Had it been published a few decades ago and not Thursday, Senator John McCain’s biting response to a controversial New York Times op-ed by Russian President Vladimir Putin could have raised a ruckus.
Addressing the Russian people directly in an editorial for news site Pravda.ru, the Republican from Arizona railed against “Putin and his associates” for trampling on democracy in Russia, and took aim at what he described as Moscow’s hypocrisy as it calls for a peaceful solution to the Syrian crisis.
“I am not anti-Russian. I am pro-Russian, more pro-Russian than the regime that misrules you today,” McCain wrote. “They punish dissent and imprison opponents,” he continued. “They rig your elections. They control your media. They harass, threaten, and banish organizations that defend your right to self-governance.”
Telling his Russian readers that Putin “doesn't believe in you,” McCain concludes: "He doesn't believe that human nature at liberty can rise above its weaknesses and build just, peaceful, prosperous societies. Or, at least, he doesn't believe Russians can. So he rules by using those weaknesses, by corruption, repression and violence. He rules for himself, not you.”
They were fighting words from a high-profile politician known for his harsh criticism of the longtime Russian leader.
But it’s 2013, and the outlet McCain likely thought he’d be writing for — Pravda, once the official newspaper of the Soviet Communist Party, read by elites and the proletariat faithful across 11 time zones — just isn’t what it used to be.
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That’s because there is no Pravda, at least in a Cold Warrior’s understanding of the concept.
Today, there are at least two self-described successors to the Soviet-era editorial icon.
One is Pravda, the official print newspaper of Russia’s (not ruling) Communist Party, and the other is Pravda.ru, where McCain’s article ran, an online-only outlet that lies on the margins of Russian journalism.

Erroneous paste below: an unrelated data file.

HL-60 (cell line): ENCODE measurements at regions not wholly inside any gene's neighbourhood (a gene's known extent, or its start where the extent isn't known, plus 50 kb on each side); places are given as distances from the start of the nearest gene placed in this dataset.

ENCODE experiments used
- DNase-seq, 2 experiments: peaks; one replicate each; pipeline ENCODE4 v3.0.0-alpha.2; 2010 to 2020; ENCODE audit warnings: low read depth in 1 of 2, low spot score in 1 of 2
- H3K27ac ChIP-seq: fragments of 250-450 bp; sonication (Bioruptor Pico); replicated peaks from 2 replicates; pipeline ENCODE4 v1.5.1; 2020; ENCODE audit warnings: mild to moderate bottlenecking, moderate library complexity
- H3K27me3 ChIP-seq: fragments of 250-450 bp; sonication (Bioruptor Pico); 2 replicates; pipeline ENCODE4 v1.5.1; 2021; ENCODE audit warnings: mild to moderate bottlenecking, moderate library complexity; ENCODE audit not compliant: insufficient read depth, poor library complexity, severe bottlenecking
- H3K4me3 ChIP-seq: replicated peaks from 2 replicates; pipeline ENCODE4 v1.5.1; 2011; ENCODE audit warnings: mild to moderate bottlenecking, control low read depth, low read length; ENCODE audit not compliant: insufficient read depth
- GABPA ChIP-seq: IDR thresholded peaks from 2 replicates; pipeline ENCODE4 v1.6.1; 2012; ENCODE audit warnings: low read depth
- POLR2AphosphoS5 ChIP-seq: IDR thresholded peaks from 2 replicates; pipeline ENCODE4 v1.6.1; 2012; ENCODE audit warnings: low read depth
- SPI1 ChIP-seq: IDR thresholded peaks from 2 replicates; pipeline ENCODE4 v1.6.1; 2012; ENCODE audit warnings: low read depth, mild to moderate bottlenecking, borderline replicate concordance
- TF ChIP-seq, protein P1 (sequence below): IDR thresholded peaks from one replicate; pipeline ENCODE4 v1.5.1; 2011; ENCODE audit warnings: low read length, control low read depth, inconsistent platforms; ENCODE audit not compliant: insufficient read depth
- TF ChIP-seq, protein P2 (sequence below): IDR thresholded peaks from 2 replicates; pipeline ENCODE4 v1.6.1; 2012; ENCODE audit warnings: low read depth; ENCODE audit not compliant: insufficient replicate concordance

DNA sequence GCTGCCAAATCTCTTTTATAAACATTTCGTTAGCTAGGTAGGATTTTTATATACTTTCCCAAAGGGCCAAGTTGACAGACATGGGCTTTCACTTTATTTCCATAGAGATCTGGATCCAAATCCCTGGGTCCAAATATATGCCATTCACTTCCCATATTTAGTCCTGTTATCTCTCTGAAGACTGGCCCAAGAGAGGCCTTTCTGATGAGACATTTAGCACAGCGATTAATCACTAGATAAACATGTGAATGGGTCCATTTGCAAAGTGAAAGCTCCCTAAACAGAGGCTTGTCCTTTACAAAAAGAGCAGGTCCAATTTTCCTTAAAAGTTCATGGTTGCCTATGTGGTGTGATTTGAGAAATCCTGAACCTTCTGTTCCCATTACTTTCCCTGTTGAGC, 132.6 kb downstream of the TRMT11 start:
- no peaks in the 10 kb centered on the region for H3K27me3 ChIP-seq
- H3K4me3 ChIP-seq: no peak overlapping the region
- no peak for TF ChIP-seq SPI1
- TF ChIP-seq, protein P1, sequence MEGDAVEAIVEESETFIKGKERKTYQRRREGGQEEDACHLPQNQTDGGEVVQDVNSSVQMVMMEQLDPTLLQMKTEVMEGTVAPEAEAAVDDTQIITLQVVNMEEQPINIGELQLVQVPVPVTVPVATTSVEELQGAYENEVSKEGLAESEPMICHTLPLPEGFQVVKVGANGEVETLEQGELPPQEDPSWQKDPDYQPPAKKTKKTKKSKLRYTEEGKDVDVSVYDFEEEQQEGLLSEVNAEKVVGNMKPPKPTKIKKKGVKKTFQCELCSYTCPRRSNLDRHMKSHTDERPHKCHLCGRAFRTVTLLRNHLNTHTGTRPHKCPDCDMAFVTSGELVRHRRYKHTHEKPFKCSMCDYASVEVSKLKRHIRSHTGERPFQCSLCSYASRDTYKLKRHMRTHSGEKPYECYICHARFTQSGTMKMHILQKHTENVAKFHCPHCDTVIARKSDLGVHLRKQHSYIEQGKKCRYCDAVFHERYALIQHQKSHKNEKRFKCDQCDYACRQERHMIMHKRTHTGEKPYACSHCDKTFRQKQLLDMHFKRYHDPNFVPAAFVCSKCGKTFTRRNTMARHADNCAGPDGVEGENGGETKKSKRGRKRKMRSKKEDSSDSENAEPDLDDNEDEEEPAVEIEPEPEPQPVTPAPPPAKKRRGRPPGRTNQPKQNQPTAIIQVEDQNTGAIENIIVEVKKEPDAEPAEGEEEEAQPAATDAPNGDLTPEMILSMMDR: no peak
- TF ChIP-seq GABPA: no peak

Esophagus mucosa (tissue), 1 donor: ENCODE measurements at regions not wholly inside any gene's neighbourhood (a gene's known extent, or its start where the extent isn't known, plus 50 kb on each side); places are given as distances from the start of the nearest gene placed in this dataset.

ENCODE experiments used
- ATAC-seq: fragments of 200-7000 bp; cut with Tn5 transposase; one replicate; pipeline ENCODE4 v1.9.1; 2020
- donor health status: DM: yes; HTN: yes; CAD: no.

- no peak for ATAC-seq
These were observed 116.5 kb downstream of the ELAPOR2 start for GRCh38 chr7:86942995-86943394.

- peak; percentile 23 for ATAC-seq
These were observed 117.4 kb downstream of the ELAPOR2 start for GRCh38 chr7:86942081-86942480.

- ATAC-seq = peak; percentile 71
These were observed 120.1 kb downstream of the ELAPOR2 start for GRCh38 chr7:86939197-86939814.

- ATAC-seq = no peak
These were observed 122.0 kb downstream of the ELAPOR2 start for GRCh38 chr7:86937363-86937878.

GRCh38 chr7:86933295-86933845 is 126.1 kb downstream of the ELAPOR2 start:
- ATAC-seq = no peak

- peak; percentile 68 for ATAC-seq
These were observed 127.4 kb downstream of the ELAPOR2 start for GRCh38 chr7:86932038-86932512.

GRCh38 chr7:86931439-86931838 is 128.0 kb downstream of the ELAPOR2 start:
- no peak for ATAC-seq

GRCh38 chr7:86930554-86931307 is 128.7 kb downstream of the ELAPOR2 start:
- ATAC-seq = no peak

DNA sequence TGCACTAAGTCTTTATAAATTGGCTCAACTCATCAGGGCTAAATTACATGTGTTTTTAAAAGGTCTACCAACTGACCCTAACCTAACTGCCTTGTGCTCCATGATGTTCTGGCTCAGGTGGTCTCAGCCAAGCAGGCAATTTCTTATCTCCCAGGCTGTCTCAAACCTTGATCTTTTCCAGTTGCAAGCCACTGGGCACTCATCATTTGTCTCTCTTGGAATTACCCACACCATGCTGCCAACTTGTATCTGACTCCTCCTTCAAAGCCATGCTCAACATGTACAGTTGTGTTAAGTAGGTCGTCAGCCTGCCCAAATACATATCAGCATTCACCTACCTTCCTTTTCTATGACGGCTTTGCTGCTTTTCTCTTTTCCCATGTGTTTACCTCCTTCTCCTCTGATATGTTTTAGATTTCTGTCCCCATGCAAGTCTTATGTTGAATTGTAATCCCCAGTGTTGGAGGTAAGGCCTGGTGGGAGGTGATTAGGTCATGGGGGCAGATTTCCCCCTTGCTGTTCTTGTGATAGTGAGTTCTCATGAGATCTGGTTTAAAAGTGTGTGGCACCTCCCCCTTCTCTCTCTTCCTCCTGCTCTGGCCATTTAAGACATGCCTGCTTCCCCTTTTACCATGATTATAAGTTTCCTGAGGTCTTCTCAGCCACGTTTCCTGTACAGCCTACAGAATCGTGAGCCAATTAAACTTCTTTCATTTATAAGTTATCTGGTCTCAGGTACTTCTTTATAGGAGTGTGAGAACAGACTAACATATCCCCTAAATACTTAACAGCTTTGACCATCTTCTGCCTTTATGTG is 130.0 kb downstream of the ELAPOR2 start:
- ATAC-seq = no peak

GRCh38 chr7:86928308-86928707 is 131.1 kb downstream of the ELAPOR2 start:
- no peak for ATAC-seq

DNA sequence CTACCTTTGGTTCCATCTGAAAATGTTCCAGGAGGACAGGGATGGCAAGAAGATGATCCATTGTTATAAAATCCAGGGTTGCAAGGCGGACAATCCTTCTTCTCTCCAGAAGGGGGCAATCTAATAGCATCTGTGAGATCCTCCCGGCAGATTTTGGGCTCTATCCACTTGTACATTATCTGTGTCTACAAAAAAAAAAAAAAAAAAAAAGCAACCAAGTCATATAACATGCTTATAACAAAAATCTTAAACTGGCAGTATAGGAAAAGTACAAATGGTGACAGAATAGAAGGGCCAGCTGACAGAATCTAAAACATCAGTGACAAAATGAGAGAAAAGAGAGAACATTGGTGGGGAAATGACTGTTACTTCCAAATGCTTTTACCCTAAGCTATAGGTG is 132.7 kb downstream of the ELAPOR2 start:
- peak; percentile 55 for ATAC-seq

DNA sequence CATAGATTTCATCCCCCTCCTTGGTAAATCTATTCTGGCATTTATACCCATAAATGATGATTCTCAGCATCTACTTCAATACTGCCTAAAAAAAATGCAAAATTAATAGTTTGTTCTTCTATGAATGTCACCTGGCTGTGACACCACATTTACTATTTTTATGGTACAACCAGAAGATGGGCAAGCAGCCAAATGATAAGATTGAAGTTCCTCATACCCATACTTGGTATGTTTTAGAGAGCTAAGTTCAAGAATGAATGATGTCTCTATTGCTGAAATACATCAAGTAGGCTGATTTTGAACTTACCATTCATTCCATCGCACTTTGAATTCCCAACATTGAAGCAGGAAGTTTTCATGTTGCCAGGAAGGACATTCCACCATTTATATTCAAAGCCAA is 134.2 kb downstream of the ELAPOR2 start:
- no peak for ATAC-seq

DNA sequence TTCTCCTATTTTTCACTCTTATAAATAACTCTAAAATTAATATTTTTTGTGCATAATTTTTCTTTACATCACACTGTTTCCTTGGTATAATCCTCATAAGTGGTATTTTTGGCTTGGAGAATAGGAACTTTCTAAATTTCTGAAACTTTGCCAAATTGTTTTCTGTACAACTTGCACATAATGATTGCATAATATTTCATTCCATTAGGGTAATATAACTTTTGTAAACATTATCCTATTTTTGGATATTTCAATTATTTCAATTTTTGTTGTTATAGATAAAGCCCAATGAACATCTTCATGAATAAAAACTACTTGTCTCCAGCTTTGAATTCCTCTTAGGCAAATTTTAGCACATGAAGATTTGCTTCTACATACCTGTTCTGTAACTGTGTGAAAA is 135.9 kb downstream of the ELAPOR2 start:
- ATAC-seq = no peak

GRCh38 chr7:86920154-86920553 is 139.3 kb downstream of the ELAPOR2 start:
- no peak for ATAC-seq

If McCain had intended to match Putin’s high-profile plea for peace in Syria in one of America’s finest newspapers, choosing either one was not the way to go.
Besides the fact that both are rabidly anti-Western outlets, their editorial clout in Russia’s media landscape is minimal at best. Pravda, the Communist Party paper, is a propaganda organ. Pravda.ru, while carrying analysis from patriotic political commentators, contributes little to the debate on international relations.
The rough Russian equivalent to The New York Times, if that’s what McCain had aimed for, would have likely been Vedomosti or Kommersant, two respected business dailies known for their sharp reporting and solid sources.
Even the sensational Komsomolskaya Pravda, a daily tabloid with one of the largest readerships in Russia, would have been a better choice.
To better illustrate the outlet in which McCain attempted to provoke a serious debate on Russia’s political climate, here’s the opening paragraph from a recent piece on Pravda.ru’s English-language site about Russia’s Syria policy, headlined “Russia saves the world”:
“Only recently there was little doubt that the US will strike at Syria, especially after reports on the use of chemical weapons. While the world was preparing for a war, President of Russia proposed the only right solution that helped to avert bloodshed. He proved once again that Russia is a peacemaker in the true sense of the word.”
Some Russians found McCain's choice of publication simply bizarre.
Referring to a long-defunct newspaper once the official organ of the pre-revolutionary Russian Social Democratic Labor party, an article in the Komsomolskaya Pravda poked fun at the "iron man American senator's" selection.
"He could have written it in Iskra, but he probably couldn't find it," the paper wrote.
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Putin’s spokesman, Dmitry Peskov, said on Thursday the president hadn’t yet read McCain’s response, but that he would.
But he cautioned against expecting any sort of response.
“McCain is well-known for not being a fan of Putin,” Peskov told Russian News Service radio. “Entering into polemics is unlikely — it’s the opinion of a person who lives across the ocean.
“As for what Russians deserve, they are able to answer that question themselves, and they do just that when they go to the polls. I don’t think the opinion of anyone across the ocean will play a role in the Russian people expressing their political preferences,” he added.
Other members of Russia’s political establishment were less diplomatic.
Robert Shlegel, a parliamentary deputy from the ruling United Russia party, openly mocked the senator.
“I’m McCain. And I want to rule the world,” he tweeted. “But so far, the only thing that’s working are dumb columns.”